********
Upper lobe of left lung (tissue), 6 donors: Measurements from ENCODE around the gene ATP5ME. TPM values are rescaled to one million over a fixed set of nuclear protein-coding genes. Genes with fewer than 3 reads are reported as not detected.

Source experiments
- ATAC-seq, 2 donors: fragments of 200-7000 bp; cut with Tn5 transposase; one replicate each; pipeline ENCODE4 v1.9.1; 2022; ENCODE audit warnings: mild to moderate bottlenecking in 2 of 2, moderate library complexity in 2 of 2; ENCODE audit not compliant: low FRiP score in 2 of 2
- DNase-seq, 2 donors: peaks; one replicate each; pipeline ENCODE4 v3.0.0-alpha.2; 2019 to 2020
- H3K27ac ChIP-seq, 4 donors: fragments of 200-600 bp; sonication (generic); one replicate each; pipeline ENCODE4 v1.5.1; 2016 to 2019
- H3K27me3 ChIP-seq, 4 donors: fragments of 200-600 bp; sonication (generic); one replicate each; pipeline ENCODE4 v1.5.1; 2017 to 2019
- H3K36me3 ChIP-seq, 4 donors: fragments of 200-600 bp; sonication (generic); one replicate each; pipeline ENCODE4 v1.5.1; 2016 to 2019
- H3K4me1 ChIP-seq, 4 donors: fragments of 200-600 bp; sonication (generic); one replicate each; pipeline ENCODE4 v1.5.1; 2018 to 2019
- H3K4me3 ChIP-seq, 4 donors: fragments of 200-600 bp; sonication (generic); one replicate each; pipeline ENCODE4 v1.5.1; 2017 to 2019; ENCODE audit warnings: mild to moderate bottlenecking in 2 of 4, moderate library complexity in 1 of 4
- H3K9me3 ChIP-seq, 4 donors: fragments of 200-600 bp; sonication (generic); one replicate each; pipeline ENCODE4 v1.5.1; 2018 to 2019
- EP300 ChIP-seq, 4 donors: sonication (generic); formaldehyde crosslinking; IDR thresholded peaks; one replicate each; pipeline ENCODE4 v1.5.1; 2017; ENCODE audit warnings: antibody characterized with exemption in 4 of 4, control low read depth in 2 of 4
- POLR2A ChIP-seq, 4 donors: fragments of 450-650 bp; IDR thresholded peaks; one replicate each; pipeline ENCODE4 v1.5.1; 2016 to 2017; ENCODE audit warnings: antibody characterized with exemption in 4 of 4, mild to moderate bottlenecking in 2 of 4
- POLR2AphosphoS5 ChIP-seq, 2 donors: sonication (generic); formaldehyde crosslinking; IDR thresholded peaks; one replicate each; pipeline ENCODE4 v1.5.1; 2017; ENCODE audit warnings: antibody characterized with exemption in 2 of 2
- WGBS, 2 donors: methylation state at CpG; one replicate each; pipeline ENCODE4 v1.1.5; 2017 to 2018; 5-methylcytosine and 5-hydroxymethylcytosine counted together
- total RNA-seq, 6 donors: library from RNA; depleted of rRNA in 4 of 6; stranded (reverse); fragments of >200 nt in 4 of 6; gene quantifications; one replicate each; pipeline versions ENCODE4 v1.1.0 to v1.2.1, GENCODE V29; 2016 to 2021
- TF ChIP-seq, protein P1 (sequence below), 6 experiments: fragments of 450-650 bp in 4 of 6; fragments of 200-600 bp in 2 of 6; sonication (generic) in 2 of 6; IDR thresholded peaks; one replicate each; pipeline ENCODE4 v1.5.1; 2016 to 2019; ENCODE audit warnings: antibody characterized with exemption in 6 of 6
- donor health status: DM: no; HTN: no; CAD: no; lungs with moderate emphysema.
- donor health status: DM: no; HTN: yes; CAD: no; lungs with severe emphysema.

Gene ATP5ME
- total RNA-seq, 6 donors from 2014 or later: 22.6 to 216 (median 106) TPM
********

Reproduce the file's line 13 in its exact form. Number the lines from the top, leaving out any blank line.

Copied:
- POLR2AphosphoS5 ChIP-seq, 2 donors: sonication (generic); formaldehyde crosslinking; IDR thresholded peaks; one replicate each; pipeline ENCODE4 v1.5.1; 2017; ENCODE audit warnings: antibody characterized with exemption in 2 of 2